Yama Deva

Yama (यम) is the elder son of Sūrya, the Sun god and Saṅjñā (all knowledge spouse who is the overlord of Ṣaṣṭyāṁśa, D60). He is the truthful one being the pratyādi devatā of Saturn, the planet of deceit and untruth. Yama is the god of death, the first being to die and guards the entrance to the upper lokas as well as the tala. The earth plane is divided into eight quarters (geocentric) and Yama rules the southern quarter where his capital Yamaloka is situated. Yama is dark green complexion and wears deep red or maroon garments. His attendant Chitra Gupta reads the kārmic records from the book

Agra-Saṅdhāma based on which the punishment is decided. He rides a black water buffalo and carries a mace and a noose in his hands.

The relationship between Yama and Śani is understood as the relationship between Mars and Saturn or the signs Aries & Scorpio (ruled by Mars) and Capricorn in the southern direction (ruled by Saturn). Yama is the presiding deity of Bharaṇī nakṣatra in Aries. Scorpio is the natural 8th house ruling longevity and death and Mars is exalted in Capricorn showing Yama as the digpāla in the southern sign. Capricorn rules the graveyard and marshy, dangerous places. A Mars-Saturn combination should be understood to indicate Yama, the god of death. The sign and house where this occurs is completely destroyed. The 2nd from this house / sign is sure to languish while the 12th from this combination prospers due to Kālī. The 3rd house from this combination house / sign is attained after great strife and suffering whereas the 11th house always benefits due to the blessings of Yama.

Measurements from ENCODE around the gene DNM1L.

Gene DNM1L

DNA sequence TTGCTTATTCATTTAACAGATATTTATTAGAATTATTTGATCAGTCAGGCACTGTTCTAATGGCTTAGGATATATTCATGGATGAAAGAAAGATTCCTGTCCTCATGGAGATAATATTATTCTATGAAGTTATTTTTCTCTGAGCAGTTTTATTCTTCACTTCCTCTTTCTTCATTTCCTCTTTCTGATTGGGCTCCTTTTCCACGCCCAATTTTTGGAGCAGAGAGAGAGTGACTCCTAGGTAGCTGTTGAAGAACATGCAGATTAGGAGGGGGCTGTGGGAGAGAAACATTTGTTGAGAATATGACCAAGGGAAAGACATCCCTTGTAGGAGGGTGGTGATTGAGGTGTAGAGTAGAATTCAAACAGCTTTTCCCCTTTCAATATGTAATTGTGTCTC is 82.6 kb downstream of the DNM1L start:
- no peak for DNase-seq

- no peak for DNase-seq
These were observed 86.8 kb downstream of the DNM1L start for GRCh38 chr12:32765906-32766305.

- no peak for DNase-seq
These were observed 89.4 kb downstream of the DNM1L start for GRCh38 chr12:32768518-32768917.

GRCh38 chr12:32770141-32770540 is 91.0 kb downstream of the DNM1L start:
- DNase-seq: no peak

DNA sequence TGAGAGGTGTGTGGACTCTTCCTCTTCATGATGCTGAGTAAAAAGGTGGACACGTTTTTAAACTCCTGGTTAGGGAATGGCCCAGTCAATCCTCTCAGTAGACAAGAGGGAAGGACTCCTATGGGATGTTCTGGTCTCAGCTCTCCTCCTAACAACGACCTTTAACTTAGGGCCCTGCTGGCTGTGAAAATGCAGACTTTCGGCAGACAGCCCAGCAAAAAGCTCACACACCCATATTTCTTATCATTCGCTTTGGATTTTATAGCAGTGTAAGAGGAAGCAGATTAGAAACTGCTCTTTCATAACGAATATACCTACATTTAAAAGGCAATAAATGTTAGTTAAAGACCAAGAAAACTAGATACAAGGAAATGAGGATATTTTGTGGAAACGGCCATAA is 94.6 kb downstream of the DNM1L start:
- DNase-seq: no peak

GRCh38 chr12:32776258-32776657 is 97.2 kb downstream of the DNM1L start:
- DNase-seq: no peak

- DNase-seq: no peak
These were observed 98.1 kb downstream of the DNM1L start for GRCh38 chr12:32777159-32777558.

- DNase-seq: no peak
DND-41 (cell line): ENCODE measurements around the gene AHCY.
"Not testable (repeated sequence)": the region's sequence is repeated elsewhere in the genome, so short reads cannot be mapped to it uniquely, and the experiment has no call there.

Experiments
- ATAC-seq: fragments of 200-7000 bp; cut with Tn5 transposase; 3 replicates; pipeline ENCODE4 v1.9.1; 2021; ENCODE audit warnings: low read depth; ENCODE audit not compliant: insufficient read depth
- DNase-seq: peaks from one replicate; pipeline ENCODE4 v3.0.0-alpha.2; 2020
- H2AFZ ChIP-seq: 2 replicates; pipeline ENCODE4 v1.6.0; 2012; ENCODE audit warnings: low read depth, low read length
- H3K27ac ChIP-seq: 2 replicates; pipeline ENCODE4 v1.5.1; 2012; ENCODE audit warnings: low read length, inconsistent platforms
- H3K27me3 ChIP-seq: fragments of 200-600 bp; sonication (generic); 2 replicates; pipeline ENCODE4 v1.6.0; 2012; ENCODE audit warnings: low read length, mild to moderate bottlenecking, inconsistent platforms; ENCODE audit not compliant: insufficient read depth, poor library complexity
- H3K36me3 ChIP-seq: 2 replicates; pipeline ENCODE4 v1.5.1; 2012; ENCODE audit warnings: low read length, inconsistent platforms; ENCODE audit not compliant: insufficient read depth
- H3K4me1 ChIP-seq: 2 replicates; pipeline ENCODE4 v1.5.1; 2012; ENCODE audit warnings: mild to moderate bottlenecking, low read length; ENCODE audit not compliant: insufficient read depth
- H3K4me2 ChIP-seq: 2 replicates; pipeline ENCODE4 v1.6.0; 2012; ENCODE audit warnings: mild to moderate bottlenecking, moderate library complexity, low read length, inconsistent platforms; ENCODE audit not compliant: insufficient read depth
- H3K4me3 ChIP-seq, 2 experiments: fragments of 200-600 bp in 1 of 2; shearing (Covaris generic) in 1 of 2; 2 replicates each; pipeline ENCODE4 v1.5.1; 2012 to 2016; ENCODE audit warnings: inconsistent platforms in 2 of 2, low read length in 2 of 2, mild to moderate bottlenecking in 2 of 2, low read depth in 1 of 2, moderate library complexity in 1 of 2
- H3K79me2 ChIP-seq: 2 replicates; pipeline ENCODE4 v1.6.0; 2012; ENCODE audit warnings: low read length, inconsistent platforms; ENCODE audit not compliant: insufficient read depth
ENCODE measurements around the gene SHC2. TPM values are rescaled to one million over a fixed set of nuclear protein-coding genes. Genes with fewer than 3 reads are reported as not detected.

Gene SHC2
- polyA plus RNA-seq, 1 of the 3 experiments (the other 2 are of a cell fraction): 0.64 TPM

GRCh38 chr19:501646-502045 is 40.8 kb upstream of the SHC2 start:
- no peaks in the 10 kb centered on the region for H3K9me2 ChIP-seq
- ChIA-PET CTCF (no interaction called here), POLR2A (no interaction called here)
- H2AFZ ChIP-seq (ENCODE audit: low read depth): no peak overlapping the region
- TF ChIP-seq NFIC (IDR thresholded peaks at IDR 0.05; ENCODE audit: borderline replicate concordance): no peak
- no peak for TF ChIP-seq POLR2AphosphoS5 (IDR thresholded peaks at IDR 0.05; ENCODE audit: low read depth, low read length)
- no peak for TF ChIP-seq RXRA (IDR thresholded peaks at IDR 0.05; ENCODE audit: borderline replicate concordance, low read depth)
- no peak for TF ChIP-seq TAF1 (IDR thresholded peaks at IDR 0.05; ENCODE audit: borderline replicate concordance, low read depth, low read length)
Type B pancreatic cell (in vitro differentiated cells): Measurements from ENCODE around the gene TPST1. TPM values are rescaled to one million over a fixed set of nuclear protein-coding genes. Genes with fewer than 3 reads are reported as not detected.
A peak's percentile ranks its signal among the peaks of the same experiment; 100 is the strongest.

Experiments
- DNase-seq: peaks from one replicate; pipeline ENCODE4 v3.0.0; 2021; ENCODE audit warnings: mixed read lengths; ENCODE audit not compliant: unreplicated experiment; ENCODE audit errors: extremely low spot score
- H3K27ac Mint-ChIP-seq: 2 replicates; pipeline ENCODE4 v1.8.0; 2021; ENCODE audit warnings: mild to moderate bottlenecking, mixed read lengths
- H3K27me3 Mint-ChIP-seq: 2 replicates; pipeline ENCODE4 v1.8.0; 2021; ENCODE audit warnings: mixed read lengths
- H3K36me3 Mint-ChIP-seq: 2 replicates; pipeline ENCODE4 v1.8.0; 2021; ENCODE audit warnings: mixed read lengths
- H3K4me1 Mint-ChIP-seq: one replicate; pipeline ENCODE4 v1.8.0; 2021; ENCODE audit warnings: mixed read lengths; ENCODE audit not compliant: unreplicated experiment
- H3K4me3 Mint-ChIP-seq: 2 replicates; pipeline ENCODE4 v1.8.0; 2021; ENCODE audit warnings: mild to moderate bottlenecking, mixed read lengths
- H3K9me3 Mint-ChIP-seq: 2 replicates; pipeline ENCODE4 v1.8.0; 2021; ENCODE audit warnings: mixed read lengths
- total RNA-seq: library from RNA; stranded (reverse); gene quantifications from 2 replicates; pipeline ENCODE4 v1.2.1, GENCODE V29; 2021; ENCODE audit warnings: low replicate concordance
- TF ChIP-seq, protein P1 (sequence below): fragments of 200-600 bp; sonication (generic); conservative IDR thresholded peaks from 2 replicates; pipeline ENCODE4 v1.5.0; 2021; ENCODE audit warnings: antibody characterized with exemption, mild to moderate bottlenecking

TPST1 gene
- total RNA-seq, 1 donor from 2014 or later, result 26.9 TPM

Yama Calculation

Saturn rules the number 8 and when the day is divided into 8 parts, each is called a Yama of approximately 3 hours duration. Being a dutiful and very obedient son of Sūrya, Yama strictly follows the sunrise and sunset. The first visibility of the upper disk of the Sun is reckoned as sunrise and the last visibility is reckoned as sunset. The daytime (sunrise to sunset) is divided into 4 Yama and the nighttime is also divided into 4 Yama.

Dina Yama is the day Yama = Day duration ÷ 4; Rātri Yama (Night Yama) = Night duration ÷ 4.

  • During the equinoxes, the day and night are of exactly equal duration of 12 house each.  Therefore, each Yama is exactly 3 hours.
  • During dakṣina āyana (southern course of Sun) the Rātri Yama increases, and devas go to sleep as the pitṛs awaken.
  • During uttara āyana (northern course of Sun) the Dina Yama increases, and devas awaken.

The Dina Yama is the longest during summer solstice and Rātri Yama is the longest during winter solstice. Secondly, the Yama duration difference between day and night is greater at higher latitude and least at the equator


Prahara is the similar but slightly different from Yama, although many authors treat them equally. Whereas the Yama follows both Sunrise and Sunset strictly, Prahara only follows the sunrise. Thus, just like Yama there are 8 prahara in a day of 24 hours, but each prahara is of 3 hours duration reckoned from sunrise. Prahara is linked to Iṣṭakāla (birth time reckoned only from sunrise). However in real life usage (local) this has been treated like Yama.


Example: Calculate the Yama and Prahara for Standard nativity born 7th August 1963; 9.15’ PM IST at Sambalpur, India.
Sunrise:             5: 28’:58”
Sunset:              6: 29’:27” = 18:29’:27”

Dina mana (Day duration)    =
Rātri mana (Night duration)   = Dina Yama             =
Sunset – Sunrise   = 24 – Dina mana   = Day duration ÷ 4 18:29’:27” – 5:28’:58” =    13:00’:29”
24 – 13:00’:31”           =    10:59’:31”
(Day Yama)           = 13:00’:29 ” ÷ 4      = 3:15’:07”
Rātri Yama            = Night duration ÷ 4
(Night Yama)        = 10:59’:31” ÷ 4       = 2:44’:53”


Yama Start End
Diva 1 1 5:28:58 8:44:05
Diva 2 2 8:44:05 11:59:12
Diva 3 3 11:59:12 15:14:20
Diva 4 4 15:14:20 18:29:27
Ratri 1 5 18:29:27 21:14:20
Ratri 2 6 21:14:20 23:59:12
Ratri 3 7 23:59:12 02:44:05
Ratri 4 8 02:44:05 05:28:58

… continued >>

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